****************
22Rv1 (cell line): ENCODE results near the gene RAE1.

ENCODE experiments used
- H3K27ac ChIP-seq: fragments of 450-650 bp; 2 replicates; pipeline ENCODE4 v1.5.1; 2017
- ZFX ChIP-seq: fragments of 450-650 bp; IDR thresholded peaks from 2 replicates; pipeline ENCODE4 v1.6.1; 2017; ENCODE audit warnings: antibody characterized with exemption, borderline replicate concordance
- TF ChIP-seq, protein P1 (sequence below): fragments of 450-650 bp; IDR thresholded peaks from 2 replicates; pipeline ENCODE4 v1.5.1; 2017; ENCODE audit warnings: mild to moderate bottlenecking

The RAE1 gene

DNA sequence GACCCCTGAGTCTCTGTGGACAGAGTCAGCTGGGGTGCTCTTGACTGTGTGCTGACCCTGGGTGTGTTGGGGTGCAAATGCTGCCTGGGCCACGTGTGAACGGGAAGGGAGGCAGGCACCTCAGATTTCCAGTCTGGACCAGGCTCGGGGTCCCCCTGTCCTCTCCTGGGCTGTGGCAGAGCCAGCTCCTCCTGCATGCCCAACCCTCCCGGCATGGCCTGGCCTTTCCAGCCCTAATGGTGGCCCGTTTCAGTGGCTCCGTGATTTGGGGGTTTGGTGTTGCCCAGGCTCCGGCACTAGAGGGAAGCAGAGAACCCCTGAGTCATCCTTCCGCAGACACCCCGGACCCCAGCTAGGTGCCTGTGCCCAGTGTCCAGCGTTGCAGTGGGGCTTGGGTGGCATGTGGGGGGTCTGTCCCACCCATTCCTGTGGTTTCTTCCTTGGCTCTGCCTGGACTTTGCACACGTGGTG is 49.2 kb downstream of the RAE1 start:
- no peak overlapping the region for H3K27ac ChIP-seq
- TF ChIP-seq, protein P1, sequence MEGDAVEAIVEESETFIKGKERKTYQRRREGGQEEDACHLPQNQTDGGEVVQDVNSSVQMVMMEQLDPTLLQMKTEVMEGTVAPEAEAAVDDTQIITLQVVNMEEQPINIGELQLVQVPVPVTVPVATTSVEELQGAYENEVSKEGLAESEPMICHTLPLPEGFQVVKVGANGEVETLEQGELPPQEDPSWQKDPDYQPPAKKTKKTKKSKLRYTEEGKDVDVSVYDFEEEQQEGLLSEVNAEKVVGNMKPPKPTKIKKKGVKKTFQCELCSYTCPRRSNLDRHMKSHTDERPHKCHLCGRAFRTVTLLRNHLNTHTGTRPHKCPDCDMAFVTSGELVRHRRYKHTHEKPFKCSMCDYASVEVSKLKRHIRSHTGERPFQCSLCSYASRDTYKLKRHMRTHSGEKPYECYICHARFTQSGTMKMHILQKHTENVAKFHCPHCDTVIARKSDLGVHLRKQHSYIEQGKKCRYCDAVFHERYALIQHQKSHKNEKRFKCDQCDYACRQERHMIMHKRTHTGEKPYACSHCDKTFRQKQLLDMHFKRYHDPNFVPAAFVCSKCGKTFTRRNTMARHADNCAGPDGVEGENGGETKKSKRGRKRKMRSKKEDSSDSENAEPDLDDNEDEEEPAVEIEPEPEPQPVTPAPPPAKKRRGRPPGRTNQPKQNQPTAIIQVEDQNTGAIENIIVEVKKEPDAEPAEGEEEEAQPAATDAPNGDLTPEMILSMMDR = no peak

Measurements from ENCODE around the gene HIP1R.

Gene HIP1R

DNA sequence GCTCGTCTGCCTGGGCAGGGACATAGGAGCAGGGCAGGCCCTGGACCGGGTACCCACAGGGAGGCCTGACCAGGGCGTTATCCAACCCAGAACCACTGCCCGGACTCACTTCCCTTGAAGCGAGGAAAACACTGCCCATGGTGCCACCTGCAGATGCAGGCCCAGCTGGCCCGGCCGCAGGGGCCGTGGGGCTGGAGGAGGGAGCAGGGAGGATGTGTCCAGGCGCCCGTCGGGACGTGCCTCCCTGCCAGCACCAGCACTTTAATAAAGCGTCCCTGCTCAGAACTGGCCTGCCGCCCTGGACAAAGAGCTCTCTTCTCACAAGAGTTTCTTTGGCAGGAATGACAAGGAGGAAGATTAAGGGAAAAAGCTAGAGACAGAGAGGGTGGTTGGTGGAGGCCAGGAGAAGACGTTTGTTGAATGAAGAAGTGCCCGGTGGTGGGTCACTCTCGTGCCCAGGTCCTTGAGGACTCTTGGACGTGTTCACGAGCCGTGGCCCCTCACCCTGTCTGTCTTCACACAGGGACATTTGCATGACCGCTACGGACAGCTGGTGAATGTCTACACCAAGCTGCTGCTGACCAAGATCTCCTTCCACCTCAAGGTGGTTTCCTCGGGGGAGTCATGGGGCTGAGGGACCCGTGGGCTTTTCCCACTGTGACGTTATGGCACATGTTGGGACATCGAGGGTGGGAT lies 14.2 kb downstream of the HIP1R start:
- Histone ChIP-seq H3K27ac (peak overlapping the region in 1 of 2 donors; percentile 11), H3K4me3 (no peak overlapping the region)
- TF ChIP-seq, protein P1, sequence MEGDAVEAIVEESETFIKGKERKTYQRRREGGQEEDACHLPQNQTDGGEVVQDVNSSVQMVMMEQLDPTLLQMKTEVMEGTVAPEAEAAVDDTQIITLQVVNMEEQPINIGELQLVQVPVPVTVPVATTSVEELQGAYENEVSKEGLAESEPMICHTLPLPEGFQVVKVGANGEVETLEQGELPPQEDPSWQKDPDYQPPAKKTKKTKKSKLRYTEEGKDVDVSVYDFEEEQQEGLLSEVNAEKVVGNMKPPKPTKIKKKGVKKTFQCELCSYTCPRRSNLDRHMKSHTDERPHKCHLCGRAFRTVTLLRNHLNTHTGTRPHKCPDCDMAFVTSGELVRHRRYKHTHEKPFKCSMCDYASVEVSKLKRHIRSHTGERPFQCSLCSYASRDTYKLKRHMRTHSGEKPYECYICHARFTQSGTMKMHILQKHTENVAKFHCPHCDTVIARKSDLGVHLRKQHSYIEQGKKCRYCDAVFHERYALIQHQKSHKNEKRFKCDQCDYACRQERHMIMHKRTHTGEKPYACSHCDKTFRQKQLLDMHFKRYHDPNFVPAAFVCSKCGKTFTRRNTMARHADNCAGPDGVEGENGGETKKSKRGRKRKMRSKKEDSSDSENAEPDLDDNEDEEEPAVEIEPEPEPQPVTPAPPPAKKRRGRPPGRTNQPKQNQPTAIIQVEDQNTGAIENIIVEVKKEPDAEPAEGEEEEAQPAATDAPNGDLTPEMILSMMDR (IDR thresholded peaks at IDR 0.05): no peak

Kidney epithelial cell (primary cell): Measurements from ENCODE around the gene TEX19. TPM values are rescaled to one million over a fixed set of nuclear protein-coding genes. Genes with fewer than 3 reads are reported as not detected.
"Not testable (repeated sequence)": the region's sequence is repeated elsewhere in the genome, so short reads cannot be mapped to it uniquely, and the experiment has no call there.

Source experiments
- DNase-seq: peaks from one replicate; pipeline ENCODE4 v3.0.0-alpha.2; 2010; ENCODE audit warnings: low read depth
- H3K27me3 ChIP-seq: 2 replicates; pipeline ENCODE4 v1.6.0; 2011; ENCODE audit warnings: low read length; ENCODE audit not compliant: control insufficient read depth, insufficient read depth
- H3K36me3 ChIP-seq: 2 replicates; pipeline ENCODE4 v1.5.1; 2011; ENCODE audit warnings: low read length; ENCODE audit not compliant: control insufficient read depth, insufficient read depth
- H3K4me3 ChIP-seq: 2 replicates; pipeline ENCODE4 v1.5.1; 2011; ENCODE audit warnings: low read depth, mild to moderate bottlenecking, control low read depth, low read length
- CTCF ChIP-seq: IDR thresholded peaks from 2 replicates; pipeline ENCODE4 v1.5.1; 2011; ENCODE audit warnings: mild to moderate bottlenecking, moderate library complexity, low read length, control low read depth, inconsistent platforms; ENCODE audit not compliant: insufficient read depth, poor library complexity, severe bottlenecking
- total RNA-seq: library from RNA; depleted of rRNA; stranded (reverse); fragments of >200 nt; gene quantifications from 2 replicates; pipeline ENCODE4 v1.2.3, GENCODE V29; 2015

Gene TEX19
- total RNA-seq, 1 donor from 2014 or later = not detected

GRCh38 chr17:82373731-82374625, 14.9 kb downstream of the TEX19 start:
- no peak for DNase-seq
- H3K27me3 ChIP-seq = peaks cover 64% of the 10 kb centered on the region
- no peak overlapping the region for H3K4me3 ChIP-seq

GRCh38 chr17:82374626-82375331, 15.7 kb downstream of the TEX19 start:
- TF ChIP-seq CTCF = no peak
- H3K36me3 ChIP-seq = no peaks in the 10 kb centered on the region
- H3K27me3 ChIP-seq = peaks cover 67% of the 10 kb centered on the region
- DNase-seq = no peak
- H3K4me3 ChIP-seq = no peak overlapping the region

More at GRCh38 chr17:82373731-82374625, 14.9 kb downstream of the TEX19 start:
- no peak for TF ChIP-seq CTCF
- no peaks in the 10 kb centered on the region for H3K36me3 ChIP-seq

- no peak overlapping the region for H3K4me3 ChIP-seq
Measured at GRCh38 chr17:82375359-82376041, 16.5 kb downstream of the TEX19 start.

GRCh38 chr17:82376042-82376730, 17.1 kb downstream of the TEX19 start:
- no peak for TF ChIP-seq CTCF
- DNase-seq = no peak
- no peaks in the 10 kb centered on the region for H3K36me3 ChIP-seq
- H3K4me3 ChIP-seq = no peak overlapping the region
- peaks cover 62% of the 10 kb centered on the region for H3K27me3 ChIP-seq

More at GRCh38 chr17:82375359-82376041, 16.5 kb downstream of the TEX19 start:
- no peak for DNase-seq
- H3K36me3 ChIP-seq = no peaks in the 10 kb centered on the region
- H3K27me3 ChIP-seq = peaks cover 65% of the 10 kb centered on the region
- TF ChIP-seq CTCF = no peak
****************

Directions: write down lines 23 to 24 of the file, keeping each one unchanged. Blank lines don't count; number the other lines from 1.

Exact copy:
- total RNA-seq: library from RNA; depleted of rRNA; stranded (reverse); fragments of >200 nt; gene quantifications from 2 replicates; pipeline ENCODE4 v1.2.3, GENCODE V29; 2015

Gene TEX19